membership for contribution first. Similarly, committee positions, board
members and association-run event volunteers are often filled by members
first. Even when looking for ways to build your membership, it is your
members that most frequently get new people involved.

In addition to being valuable individually, members are also valuable as a
group. The numbers that the association represents will have more political
power than each person does alone. As membership grows, the association also
carries more clout when dealing with public policy.

In order to provide the best member satisfaction so that you can keep your
members renewing annually, think of all the reasons that someone would join
the association.
1) First and foremost, the members are people that are giving you money to
support your mission. They want the results that your association provides.
2) Second on the list is social interaction and networking. People join to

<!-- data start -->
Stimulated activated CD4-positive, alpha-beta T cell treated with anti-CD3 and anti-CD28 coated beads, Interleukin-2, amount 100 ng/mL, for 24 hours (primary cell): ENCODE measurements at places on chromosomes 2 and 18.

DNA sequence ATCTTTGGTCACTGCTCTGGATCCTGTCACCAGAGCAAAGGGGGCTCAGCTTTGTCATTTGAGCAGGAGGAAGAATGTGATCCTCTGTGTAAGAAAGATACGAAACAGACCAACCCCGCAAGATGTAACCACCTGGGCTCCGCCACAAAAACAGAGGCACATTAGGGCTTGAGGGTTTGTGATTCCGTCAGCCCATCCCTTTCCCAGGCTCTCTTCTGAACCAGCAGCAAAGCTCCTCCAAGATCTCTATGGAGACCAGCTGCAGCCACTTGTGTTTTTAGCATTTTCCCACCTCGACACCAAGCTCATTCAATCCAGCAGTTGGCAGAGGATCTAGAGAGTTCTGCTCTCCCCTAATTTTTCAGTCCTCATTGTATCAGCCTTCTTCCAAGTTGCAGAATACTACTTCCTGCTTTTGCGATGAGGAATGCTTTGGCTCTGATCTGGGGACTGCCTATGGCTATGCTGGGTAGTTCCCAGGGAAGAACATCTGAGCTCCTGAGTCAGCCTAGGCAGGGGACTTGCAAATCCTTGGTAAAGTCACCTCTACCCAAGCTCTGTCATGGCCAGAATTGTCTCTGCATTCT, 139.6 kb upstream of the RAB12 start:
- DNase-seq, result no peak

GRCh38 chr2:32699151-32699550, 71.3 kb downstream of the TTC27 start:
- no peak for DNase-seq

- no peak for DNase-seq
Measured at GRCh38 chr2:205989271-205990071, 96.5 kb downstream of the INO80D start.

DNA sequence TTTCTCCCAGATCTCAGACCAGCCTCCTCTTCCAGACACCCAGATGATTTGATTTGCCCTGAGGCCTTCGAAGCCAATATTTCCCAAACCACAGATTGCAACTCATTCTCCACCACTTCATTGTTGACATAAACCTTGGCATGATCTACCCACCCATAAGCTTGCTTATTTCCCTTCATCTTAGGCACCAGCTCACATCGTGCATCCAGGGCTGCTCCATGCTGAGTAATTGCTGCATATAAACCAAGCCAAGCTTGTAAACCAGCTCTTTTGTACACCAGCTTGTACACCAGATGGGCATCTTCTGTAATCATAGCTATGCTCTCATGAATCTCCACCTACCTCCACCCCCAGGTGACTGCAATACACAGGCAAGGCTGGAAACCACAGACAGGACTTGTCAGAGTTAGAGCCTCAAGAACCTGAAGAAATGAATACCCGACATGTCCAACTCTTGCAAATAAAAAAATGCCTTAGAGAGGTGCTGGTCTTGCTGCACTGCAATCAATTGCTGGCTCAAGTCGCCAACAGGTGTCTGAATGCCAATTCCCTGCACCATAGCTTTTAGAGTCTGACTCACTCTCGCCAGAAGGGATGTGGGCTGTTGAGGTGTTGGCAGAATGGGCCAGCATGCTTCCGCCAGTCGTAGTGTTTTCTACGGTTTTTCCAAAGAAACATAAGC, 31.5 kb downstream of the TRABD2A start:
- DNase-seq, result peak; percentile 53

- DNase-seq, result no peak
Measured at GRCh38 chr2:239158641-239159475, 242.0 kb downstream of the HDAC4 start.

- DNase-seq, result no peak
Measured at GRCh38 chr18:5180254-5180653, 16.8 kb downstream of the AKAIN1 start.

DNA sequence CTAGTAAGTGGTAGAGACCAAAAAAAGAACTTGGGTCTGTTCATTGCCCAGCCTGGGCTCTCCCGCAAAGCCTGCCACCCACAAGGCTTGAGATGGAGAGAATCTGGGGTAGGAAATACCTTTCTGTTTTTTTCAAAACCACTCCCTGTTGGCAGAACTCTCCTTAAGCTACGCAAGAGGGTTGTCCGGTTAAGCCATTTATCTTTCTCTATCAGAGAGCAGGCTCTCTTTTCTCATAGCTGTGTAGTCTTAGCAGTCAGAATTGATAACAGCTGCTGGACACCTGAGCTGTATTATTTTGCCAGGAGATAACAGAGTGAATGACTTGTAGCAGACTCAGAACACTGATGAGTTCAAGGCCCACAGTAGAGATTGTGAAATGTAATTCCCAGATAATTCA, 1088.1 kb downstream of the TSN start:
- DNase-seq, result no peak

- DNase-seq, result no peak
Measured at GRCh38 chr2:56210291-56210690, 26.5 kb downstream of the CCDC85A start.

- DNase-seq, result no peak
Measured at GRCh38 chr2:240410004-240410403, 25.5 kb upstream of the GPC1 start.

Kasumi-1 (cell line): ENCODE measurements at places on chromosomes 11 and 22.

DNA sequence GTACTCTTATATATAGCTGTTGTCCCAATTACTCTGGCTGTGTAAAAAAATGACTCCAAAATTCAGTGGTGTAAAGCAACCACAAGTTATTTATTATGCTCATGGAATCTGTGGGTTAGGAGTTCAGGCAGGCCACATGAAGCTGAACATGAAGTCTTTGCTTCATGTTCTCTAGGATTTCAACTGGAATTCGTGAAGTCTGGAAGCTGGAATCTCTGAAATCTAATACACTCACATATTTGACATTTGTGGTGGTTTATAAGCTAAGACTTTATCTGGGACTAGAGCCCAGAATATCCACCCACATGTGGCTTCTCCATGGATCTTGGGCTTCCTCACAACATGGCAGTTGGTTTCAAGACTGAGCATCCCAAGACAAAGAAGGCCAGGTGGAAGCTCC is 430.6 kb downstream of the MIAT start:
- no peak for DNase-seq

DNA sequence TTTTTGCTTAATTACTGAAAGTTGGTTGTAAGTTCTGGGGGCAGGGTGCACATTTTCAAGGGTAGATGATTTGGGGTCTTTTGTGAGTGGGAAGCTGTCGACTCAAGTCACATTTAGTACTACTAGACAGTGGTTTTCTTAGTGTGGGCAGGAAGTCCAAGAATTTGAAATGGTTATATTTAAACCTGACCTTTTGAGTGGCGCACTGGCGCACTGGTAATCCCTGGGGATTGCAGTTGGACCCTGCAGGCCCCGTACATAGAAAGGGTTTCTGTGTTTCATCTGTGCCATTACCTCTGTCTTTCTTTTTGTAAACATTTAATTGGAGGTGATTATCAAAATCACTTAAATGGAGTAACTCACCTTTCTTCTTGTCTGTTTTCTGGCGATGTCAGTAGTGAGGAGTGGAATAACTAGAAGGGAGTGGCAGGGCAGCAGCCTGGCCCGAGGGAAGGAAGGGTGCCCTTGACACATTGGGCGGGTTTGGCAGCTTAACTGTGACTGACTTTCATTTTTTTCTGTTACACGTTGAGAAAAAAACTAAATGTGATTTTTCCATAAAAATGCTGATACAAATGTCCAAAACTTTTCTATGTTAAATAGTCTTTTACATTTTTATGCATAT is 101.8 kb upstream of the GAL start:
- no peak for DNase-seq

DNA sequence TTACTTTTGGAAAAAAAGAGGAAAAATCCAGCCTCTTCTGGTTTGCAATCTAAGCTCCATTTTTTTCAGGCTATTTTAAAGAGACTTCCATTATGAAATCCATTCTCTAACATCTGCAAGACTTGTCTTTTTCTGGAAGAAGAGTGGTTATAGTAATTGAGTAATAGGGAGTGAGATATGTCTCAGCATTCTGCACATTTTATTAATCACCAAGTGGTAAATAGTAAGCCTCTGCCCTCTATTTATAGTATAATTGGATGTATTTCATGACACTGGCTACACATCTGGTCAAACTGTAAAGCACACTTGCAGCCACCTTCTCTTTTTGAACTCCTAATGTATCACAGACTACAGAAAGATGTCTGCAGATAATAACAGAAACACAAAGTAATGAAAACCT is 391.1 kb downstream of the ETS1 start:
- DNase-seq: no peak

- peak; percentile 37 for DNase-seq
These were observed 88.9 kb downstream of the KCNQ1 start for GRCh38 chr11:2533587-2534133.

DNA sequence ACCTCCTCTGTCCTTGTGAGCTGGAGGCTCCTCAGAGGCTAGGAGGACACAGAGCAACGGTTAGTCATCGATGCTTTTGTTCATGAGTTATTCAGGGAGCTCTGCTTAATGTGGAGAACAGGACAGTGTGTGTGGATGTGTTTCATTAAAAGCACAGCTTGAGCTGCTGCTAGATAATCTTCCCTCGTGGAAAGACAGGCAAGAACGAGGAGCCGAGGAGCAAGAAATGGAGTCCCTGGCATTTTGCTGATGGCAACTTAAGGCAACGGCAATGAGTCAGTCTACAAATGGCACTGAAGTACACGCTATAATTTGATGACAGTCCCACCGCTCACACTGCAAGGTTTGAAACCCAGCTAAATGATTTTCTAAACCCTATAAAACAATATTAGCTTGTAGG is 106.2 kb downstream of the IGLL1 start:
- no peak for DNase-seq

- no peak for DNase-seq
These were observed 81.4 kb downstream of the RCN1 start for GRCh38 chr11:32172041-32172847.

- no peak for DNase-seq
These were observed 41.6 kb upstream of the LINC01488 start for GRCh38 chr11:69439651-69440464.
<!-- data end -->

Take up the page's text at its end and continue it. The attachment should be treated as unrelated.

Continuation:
be with other people that have similar views or enjoy similar activities.
3) Third, some people join for professional purposes. This will vary
according to the nature of the organization.
4) A small percent will join to be part of the leadership team and assist in
running the association. Usually, however, the leadership comes from people
that have been members already.
5) Sometimes people will join because of a special offer made by the
association. For example, a clinic is offered with a world-renowned
clinician, and only members can attend. Or, insurance is available in
special packages or better rates if you are a member. Or for a limited time
period an association can provide a solid discount on a new truck. An
association may see its ranks swell dramatically in a short period, and then
drop just as dramatically at the next renewal period.
Whatever the reason for joining, when someone has joined the association,
they have now entered into an ongoing personal relationship with the group.
The association must give the member benefits, be responsive to the members,
and provide easy communication channels. Members may also want to be part of
the decision-making process.

When an association works on building its membership, several aspects come
into consideration.
Cost - Not surprisingly, cost is always a factor. Are membership fees